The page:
Month: April 2019

Textile Artist

Habibah Zakri, textile artist and entrepreneur, have been experimenting and developing songket as art to wear fabric as well as for use in interior designs. Her intimate knowledge of traditional designs and weaving techniques has contributed to her efforts in fostering and reviving interest in weaving industry. Habibah’s masterpiece in songket. The Garden, depicts a composition of a profusion of flowers in gold and silver adorning the luxurious songket brocade panel.

Tengku Ismail Tengku Su, continues to preserve and enrich the weaving tradition of the east cost by maintaining the quality of craftsmanship and richness of traditional motif of songket cloth that are both courtly and classic.

The malay songket of Sarawak exemplifies the simplicity of one colour ornamented with metallic thread. The skill of master weaver, Hajjah Zainab, is embodied in her illustrious songket entitled, Midnight Blue for the Bridegroom. In an innovation of the Corak Bugis motif, The textile artist Prof Madya Dr Norwani Mohd Nawawi interprets the design in a songket piece by using a subtle combination of black and grey, while creating interest on the central panel of the fabric. This primary an ornamental piece rather than functional.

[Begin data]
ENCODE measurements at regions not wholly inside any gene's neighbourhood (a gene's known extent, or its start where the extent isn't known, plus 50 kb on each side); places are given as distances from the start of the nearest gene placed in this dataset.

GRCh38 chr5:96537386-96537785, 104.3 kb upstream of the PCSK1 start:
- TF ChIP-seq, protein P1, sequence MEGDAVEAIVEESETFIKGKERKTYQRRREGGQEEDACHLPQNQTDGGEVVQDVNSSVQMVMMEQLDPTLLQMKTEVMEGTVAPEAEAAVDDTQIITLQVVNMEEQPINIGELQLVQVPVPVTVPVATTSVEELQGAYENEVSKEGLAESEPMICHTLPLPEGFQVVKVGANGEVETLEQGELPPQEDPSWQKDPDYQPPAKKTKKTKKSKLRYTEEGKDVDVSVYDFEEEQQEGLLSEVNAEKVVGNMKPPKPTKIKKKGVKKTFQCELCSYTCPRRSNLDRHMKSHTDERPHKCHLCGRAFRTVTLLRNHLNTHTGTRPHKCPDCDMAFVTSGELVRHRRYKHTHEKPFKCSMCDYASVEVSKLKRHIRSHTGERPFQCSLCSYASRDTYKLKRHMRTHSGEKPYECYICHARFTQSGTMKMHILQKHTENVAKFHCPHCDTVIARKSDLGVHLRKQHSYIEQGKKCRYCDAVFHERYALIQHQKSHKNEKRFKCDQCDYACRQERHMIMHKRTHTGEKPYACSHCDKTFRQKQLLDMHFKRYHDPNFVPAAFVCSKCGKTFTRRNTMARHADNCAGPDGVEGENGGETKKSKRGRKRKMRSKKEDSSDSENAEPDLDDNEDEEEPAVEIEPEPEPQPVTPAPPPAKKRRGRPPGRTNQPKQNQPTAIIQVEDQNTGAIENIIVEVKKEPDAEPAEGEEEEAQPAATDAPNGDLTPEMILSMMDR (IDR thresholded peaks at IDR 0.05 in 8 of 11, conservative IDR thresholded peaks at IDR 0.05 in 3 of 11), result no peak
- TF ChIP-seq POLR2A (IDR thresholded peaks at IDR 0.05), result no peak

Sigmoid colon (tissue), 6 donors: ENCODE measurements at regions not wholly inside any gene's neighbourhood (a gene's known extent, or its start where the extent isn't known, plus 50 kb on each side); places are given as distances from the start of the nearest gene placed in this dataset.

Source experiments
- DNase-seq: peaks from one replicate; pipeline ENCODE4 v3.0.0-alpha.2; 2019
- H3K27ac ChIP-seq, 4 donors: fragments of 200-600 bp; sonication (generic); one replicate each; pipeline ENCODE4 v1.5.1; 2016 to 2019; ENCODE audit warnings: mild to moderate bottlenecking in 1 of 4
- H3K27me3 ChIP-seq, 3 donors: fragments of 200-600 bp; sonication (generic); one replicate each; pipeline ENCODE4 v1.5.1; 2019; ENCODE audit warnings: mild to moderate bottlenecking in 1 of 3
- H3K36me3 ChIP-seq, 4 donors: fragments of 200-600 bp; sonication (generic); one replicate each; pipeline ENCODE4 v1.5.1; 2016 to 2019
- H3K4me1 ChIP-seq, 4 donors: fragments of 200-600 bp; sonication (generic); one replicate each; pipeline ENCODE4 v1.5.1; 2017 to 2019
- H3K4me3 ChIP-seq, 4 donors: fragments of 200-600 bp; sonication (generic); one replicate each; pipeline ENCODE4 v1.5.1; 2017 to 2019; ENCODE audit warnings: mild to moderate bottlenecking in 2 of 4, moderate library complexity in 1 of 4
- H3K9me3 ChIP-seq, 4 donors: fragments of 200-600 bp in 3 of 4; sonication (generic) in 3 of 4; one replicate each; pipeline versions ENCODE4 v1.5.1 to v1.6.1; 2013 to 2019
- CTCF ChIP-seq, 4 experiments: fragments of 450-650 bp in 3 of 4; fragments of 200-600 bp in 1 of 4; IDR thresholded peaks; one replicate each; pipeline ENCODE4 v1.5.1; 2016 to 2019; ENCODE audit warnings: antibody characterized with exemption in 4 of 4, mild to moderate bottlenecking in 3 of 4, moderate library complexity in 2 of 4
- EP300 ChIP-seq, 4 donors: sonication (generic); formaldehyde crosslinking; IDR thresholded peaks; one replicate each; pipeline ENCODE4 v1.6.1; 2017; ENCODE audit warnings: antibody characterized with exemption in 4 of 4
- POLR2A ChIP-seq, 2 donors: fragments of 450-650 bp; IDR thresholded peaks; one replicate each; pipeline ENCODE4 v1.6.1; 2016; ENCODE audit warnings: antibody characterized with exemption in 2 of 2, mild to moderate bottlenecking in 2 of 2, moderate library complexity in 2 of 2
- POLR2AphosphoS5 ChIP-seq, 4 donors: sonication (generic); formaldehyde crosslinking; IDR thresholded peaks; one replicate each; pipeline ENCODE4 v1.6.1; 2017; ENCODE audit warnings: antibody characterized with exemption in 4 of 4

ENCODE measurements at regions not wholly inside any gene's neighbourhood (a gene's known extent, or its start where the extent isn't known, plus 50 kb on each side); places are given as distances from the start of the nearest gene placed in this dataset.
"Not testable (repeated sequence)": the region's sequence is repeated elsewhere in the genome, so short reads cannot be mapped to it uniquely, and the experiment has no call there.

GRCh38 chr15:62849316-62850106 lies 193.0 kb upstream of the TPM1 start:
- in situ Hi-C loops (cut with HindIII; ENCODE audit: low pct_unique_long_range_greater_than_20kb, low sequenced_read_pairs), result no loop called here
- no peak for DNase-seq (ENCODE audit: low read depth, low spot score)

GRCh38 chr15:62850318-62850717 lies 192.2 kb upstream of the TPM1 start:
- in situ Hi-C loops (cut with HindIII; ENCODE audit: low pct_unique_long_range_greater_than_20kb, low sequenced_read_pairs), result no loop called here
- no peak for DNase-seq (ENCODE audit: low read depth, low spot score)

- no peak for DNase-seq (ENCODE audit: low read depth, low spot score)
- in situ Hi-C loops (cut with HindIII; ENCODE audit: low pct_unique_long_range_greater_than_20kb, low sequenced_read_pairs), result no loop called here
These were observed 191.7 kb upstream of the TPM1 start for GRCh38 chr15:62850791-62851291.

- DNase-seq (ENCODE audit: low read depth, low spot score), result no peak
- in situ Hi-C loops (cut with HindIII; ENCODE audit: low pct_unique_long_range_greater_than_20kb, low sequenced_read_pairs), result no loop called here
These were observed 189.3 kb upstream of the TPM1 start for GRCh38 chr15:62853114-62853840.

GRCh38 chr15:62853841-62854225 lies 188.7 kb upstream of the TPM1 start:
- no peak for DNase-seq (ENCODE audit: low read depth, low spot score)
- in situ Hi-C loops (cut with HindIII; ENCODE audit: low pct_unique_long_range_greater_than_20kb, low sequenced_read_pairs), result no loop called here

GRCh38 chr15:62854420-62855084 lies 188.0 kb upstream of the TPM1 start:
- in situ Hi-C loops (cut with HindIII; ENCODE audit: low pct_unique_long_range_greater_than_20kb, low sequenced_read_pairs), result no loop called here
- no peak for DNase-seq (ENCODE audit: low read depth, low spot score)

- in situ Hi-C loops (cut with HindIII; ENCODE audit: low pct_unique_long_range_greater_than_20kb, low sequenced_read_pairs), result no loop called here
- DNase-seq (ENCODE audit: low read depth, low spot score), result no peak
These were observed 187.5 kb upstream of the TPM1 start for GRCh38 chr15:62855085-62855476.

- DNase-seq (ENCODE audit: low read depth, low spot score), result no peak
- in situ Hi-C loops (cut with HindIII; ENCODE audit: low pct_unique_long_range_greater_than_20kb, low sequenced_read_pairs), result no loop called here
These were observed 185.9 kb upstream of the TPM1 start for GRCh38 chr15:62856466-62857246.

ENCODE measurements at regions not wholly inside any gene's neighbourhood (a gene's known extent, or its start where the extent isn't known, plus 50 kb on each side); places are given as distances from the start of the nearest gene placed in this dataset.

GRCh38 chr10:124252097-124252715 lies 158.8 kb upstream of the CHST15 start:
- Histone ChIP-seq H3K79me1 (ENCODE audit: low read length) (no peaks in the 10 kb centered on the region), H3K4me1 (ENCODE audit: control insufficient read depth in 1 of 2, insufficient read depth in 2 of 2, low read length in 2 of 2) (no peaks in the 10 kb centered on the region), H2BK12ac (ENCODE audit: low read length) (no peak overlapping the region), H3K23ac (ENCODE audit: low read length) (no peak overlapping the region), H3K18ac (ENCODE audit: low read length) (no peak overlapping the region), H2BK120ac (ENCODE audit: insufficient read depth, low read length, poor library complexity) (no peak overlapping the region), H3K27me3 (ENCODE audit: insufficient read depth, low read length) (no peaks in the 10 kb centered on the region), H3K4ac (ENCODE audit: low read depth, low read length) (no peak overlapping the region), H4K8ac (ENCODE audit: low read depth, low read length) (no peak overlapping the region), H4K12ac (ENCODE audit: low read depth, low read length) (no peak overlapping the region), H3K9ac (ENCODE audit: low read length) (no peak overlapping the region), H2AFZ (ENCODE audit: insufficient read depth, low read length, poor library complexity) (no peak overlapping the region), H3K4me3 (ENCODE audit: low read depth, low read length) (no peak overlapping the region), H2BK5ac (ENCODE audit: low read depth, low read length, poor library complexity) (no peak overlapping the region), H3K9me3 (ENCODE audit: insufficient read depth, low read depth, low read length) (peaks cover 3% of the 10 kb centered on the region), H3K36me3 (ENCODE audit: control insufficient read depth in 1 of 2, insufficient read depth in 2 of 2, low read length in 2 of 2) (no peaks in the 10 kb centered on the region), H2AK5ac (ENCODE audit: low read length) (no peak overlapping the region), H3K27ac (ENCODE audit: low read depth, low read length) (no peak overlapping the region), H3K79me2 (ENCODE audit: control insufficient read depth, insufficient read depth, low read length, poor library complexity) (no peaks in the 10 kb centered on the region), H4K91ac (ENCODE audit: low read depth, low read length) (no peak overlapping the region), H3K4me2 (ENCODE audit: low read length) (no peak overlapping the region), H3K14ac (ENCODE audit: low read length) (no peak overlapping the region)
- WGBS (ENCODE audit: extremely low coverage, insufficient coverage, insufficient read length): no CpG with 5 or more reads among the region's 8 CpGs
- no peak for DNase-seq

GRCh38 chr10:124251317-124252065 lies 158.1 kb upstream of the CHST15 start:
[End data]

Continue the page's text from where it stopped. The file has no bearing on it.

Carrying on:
Their Masterpiece Songket

Handmade Songket in various motif and colour

Hai guys,
Come and watching this video.
Its full with variety handmade songket.

Weaving Origins and Traditions

The origins of weaving in Malaysia remain wrapped in lagends and obscurity. However, it is known that there has been a long tradition of weaving. Luxury items such as silver, gold and threads with these precious metals as well as Chinese and later Indian and Thai silks for weaving were all part of trade items since at least the late 15th century.

The Sejarah Melayu (Malay Annals), the Chinese Ming Annals andthe Suma Oriental of Tome Pires record the use of sumptuous court costumes and textiles in the Malaccan Sultanate of the 16th century.

We are also aware that Indian traders first brought the primitive back-strap loom, and with it the use of cotton, to the Malayan region, although this was superseded by the simple frame loom, still in use today, which was probably introduced from Western Europe in the 16th century (Gibson-Hill and Hill, 1951 and Grace 1. Selvanayagan, 1990). In these early days, it had been recorded that Kelantan and Terengganu had two centres producing the fabled double ikat kain cindai under the influence of the Indian immigrants (Buhler 1959).

Woven Textiles in Malaysia is a heritage of the Malays in both Peninsular Malaysia and Sarawak where the Ibans also excel, as well as some of the indigenous groups in Sabah, like the Bajaus.